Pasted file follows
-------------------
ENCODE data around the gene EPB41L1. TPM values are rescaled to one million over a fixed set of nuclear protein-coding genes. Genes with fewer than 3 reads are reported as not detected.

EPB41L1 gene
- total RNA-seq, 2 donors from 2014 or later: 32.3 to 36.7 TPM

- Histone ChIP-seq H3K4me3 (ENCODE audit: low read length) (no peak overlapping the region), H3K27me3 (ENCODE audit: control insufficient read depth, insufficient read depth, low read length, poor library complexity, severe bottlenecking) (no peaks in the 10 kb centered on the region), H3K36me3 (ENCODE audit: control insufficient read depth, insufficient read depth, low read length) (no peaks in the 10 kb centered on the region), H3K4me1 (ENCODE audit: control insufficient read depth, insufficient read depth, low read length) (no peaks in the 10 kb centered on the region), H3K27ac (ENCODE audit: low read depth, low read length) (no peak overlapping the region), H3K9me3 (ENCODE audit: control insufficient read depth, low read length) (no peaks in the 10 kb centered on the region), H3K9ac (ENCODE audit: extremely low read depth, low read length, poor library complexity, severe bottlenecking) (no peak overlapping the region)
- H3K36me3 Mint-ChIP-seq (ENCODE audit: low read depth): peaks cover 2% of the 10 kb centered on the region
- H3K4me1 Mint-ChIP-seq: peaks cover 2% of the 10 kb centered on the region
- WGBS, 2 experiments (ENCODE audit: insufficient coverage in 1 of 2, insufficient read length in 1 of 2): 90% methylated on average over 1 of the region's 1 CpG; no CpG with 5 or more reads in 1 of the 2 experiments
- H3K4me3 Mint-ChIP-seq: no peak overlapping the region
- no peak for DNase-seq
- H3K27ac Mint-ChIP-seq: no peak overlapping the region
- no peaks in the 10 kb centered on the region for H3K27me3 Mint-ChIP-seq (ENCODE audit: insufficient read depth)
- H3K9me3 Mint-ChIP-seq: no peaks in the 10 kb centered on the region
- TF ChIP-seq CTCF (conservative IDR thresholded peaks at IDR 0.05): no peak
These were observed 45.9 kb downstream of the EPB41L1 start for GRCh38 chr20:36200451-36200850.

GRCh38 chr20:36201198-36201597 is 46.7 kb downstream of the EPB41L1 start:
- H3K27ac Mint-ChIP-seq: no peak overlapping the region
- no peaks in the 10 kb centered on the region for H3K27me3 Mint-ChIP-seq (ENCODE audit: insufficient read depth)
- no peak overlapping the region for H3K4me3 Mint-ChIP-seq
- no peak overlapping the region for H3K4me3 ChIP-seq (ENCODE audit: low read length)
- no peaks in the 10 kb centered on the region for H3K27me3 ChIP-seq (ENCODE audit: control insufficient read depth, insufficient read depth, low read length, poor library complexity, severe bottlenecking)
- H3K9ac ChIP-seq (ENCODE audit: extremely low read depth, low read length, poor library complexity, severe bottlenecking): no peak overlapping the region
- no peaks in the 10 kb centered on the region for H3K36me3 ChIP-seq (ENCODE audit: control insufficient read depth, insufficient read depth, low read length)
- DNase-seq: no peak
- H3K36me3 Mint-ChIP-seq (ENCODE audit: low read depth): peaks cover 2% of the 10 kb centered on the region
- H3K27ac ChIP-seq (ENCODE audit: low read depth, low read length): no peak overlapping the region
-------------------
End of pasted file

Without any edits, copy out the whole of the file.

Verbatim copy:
ENCODE data around the gene EPB41L1. TPM values are rescaled to one million over a fixed set of nuclear protein-coding genes. Genes with fewer than 3 reads are reported as not detected.

EPB41L1 gene
- total RNA-seq, 2 donors from 2014 or later: 32.3 to 36.7 TPM

- Histone ChIP-seq H3K4me3 (ENCODE audit: low read length) (no peak overlapping the region), H3K27me3 (ENCODE audit: control insufficient read depth, insufficient read depth, low read length, poor library complexity, severe bottlenecking) (no peaks in the 10 kb centered on the region), H3K36me3 (ENCODE audit: control insufficient read depth, insufficient read depth, low read length) (no peaks in the 10 kb centered on the region), H3K4me1 (ENCODE audit: control insufficient read depth, insufficient read depth, low read length) (no peaks in the 10 kb centered on the region), H3K27ac (ENCODE audit: low read depth, low read length) (no peak overlapping the region), H3K9me3 (ENCODE audit: control insufficient read depth, low read length) (no peaks in the 10 kb centered on the region), H3K9ac (ENCODE audit: extremely low read depth, low read length, poor library complexity, severe bottlenecking) (no peak overlapping the region)
- H3K36me3 Mint-ChIP-seq (ENCODE audit: low read depth): peaks cover 2% of the 10 kb centered on the region
- H3K4me1 Mint-ChIP-seq: peaks cover 2% of the 10 kb centered on the region
- WGBS, 2 experiments (ENCODE audit: insufficient coverage in 1 of 2, insufficient read length in 1 of 2): 90% methylated on average over 1 of the region's 1 CpG; no CpG with 5 or more reads in 1 of the 2 experiments
- H3K4me3 Mint-ChIP-seq: no peak overlapping the region
- no peak for DNase-seq
- H3K27ac Mint-ChIP-seq: no peak overlapping the region
- no peaks in the 10 kb centered on the region for H3K27me3 Mint-ChIP-seq (ENCODE audit: insufficient read depth)
- H3K9me3 Mint-ChIP-seq: no peaks in the 10 kb centered on the region
- TF ChIP-seq CTCF (conservative IDR thresholded peaks at IDR 0.05): no peak
These were observed 45.9 kb downstream of the EPB41L1 start for GRCh38 chr20:36200451-36200850.

GRCh38 chr20:36201198-36201597 is 46.7 kb downstream of the EPB41L1 start:
- H3K27ac Mint-ChIP-seq: no peak overlapping the region
- no peaks in the 10 kb centered on the region for H3K27me3 Mint-ChIP-seq (ENCODE audit: insufficient read depth)
- no peak overlapping the region for H3K4me3 Mint-ChIP-seq
- no peak overlapping the region for H3K4me3 ChIP-seq (ENCODE audit: low read length)
- no peaks in the 10 kb centered on the region for H3K27me3 ChIP-seq (ENCODE audit: control insufficient read depth, insufficient read depth, low read length, poor library complexity, severe bottlenecking)
- H3K9ac ChIP-seq (ENCODE audit: extremely low read depth, low read length, poor library complexity, severe bottlenecking): no peak overlapping the region
- no peaks in the 10 kb centered on the region for H3K36me3 ChIP-seq (ENCODE audit: control insufficient read depth, insufficient read depth, low read length)
- DNase-seq: no peak
- H3K36me3 Mint-ChIP-seq (ENCODE audit: low read depth): peaks cover 2% of the 10 kb centered on the region
- H3K27ac ChIP-seq (ENCODE audit: low read depth, low read length): no peak overlapping the region